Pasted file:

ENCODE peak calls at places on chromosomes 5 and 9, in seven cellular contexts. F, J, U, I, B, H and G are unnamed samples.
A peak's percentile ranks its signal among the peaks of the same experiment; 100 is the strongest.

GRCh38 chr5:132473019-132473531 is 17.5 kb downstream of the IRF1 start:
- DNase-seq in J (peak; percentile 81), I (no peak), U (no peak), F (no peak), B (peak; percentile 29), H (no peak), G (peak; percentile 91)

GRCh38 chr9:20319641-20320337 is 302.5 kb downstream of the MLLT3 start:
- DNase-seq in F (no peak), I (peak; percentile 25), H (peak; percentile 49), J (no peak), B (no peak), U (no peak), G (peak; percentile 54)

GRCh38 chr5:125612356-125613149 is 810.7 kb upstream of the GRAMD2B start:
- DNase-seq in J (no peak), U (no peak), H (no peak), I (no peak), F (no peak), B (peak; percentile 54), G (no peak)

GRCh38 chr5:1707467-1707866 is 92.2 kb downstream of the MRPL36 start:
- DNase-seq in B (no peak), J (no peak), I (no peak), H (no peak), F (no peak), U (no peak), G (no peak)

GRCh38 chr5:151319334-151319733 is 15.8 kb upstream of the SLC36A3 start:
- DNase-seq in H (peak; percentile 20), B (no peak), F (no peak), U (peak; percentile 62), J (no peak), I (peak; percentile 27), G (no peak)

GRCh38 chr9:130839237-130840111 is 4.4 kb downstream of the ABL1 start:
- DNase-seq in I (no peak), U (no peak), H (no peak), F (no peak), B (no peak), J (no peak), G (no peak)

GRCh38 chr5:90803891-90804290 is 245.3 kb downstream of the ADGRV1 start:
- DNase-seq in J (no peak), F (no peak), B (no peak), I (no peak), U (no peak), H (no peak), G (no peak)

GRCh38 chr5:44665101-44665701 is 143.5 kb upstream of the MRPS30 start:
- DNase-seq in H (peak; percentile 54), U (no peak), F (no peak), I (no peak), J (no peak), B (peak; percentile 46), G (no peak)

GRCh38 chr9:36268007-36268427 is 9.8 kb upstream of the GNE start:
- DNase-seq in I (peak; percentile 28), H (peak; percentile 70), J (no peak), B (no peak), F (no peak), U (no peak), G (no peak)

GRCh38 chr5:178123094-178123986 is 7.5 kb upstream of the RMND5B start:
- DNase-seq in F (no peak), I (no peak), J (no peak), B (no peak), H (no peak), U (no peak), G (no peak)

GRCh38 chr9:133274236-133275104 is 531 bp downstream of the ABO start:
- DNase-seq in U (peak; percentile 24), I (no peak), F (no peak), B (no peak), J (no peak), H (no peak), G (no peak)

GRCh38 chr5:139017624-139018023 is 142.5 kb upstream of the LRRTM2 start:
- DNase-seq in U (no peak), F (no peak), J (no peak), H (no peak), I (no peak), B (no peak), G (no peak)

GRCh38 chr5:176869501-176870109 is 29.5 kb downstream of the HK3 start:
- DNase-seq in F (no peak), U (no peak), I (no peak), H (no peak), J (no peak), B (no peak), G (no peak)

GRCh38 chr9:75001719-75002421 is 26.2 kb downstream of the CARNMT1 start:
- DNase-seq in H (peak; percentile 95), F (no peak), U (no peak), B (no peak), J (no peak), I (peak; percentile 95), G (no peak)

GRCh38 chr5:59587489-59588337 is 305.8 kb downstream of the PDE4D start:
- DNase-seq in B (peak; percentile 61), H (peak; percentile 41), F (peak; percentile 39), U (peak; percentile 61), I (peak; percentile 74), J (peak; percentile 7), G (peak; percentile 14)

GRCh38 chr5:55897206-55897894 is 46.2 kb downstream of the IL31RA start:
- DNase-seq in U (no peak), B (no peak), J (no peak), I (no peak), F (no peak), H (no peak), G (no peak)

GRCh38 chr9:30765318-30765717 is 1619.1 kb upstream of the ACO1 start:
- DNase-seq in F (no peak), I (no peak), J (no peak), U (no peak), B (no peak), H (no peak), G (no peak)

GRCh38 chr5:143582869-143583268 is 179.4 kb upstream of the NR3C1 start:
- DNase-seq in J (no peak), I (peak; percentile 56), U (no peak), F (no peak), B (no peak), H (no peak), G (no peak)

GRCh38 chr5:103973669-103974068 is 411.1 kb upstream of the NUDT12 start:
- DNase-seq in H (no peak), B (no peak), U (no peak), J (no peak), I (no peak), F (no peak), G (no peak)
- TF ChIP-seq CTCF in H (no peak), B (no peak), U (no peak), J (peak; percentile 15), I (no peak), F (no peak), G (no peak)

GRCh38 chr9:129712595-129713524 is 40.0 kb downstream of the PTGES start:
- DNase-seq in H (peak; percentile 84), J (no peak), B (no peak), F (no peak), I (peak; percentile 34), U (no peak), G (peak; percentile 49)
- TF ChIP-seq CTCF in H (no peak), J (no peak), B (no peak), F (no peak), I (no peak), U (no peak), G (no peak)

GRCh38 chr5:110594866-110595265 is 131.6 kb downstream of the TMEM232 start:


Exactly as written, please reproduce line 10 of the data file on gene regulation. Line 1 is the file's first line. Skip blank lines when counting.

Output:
- DNase-seq in B (no peak), J (no peak), I (no peak), H (no peak), F (no peak), U (no peak), G (no peak)